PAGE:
Adamson anniversary again draws crowds to Meru and Kora


(Posted 21st August 2013)

Yesterday marked the 24th anniversary of the death of George Adamson, whose work with lions – alongside his wife Joy Adamson – made the couple ‘immortal’ in the world of conservation.

For several years now have friends of George, and friends of the Meru Conservation Area, a wilderness area par excellence, celebrated his life and accomplishments by doing pilgrimage to Kora, where George and Joy’s camp was located back then.

Doris Schaule, a well known Kenyan conservationist and tourism stakeholder, has posted the following piece on the Friends of Meru site on Facebook, worth republishing here:

Doris Schaule

"Hundreds of conservationists from across the world are set to mark the 24th anniversary of George Adamson’s death.
They are scheduled to meet at Kora National Park in Tana River County next week .
Mr Adamson, a renowned British wildlife conservationist, put Kenya on the global wildlife conservation map through his pioneering work of rehabilitating orphaned lions in the 1970s.
He was shot dead by Shifta bandits on August 20, 1989, at the age of 83.
He is buried at a site known as Kambi ya Simba (lions’ camp) in the Kora National Park near Masyungwa area in Tseikuru District.
He and his wife, Joy Adamson are best known through their captivating movie Born Free and best-selling book under the same title.
It is based on the true story of Elsa the Lioness, an orphaned cub they had raised in Kitui and later released it into the wild.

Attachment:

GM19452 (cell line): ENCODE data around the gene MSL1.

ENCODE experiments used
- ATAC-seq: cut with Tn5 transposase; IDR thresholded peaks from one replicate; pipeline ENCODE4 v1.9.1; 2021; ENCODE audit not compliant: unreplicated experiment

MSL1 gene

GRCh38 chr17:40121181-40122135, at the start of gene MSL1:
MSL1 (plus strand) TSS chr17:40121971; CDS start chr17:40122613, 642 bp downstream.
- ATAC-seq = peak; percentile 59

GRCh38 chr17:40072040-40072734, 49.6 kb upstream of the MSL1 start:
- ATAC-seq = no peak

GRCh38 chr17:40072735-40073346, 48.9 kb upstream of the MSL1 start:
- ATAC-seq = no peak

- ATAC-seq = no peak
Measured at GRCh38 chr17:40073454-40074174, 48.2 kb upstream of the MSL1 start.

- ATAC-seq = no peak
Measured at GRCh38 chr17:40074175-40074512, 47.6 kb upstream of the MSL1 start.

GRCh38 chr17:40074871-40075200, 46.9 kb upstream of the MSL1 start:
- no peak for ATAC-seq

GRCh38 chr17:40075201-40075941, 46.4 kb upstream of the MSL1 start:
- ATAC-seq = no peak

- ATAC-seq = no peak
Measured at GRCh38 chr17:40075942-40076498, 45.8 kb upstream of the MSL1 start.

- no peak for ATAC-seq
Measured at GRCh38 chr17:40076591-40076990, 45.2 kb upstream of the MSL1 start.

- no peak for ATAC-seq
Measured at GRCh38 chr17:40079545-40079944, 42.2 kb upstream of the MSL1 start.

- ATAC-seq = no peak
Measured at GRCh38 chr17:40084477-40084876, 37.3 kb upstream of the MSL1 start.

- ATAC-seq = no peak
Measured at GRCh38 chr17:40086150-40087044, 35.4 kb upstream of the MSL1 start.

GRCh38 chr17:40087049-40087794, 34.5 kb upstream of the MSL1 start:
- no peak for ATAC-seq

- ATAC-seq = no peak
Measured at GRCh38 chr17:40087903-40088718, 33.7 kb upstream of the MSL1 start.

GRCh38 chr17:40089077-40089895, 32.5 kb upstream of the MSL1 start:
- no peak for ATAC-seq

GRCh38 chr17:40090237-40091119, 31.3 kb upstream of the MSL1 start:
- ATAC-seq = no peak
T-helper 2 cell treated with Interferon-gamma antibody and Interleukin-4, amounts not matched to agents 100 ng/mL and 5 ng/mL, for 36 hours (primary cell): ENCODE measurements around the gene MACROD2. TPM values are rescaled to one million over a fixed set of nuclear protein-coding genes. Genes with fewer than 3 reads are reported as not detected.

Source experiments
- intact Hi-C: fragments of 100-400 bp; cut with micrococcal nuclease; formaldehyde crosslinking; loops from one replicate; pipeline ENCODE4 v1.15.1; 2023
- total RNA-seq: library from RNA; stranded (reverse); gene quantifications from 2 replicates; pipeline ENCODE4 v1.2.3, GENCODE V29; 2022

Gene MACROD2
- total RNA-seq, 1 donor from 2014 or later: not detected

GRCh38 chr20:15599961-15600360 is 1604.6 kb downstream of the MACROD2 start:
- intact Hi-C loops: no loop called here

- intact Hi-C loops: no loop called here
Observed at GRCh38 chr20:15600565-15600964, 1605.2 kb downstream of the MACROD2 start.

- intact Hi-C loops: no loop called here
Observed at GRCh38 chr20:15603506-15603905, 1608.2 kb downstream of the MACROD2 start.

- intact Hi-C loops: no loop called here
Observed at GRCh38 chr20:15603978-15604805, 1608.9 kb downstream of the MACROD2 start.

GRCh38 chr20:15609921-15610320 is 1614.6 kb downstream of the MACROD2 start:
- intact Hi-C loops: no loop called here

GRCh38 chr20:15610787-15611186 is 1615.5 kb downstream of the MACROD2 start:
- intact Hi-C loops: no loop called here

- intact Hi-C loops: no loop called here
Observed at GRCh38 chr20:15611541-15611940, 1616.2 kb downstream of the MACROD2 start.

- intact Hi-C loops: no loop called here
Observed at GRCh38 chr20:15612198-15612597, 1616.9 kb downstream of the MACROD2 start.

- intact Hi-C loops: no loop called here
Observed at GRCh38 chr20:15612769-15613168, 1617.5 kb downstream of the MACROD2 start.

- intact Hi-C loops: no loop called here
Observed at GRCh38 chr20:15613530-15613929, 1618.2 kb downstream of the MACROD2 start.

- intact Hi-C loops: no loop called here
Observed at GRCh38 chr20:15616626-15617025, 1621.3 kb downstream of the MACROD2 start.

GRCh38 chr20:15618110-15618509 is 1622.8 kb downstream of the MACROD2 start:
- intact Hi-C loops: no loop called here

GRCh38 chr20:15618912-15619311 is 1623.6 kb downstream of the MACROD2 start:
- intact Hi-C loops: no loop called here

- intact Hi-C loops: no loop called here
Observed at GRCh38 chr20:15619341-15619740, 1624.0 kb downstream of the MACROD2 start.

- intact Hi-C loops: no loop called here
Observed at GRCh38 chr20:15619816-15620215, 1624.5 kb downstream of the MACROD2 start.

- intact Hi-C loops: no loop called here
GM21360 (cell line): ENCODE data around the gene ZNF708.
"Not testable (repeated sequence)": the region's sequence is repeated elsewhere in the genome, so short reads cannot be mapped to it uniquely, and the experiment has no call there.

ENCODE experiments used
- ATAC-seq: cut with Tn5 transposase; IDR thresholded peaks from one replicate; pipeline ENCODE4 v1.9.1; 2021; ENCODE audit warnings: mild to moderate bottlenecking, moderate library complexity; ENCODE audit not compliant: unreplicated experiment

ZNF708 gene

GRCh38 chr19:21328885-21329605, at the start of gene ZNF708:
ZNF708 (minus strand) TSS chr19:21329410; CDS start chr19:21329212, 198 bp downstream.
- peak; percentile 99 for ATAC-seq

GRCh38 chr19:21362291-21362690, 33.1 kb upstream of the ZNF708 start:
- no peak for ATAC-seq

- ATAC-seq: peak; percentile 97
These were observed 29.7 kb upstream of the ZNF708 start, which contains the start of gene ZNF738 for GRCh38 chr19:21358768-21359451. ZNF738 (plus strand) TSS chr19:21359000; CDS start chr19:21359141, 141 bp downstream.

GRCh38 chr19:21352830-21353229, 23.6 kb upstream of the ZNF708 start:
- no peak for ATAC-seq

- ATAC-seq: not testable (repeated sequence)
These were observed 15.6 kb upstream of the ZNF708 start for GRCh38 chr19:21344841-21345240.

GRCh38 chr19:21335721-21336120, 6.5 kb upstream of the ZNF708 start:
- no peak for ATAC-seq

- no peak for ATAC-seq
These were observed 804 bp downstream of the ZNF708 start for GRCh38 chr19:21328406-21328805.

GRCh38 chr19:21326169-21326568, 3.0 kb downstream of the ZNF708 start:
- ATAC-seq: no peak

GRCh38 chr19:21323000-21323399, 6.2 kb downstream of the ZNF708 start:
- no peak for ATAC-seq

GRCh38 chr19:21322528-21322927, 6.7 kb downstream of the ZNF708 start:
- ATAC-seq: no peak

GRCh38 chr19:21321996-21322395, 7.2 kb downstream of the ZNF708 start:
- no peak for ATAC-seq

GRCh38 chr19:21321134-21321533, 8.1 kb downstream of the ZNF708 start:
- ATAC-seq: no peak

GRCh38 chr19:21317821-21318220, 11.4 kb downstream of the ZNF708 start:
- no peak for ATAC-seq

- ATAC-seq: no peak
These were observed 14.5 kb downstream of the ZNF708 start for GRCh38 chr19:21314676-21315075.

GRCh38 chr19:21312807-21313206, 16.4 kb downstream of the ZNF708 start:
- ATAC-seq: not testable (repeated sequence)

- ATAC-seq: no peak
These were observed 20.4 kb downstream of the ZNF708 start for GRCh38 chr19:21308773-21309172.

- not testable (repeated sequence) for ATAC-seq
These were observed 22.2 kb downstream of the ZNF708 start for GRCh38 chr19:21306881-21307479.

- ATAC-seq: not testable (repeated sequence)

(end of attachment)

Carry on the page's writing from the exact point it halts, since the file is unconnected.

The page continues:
The late conservationist, then popularly known as the father of lions in Africa is best remembered for keeping and nurturing a pack of domesticated lions in the wilderness of the expansive park.
Records at Kenya Wildlife Service show that Mr Adamson was murdered by people who were unhappy with the success of his conservation efforts and his strange antics of domesticating and living with the dreaded big cats.
KWS has organized a three day event dubbed the George Adamson commemoration weekend in the Kora wild which will run from August 31, 2013 to Sunday September 1, 2013.
The event comes as the country grapples with a poaching menace that has seen elephants and rhinos killed by a network of suspected international crooks.
According to KWS communications manager Paul Udoto, the event to be held at Adamson’s grave aims at celebrating his conservation efforts and devise ways of getting the new generation of Kenyans to carry on with his legacy.
“Though he was deeply loved and respected by so many people all over the world, not many have visited where he used to work, to see how he used to live, where he was buried and consider ways of continuing with the work he started,” Mr Udoto said.
Mr Udoto said visitors will camp at his grave for the three days and they will watch his films and a gallery exhibition.
They will also visit Kora Rapids and Kora Rock before participating in a cultural festival on Saturday August 31 night.
“He is the founding father of wildlife conservation in Africa. His heroic actions, sacrifice and legacy remain an unfailing inspiration to many across the world” Mr Udoto said of the late Adamson.
He added that the event will also capture and market unique features and activities in Kora National Park.
In a quick recognition of Mr Adamson’s conservation efforts, hardly two months into his death, the government gazetted the game reserve within which he died into a National Park in October 1989.
Other movies in remembrance of the late Adamson also include Living free, To Walk with the Lions and the Land of the Lions."

For additional information write to rmm or visit the Friends of Meru Conservation Area Facebook page via where additional details about the event, how to get there and even where to stay will be posted. Rest in Peace George, Rest in Peace Joy – you will always be remembered by those you taught to care about wildlife and conservation.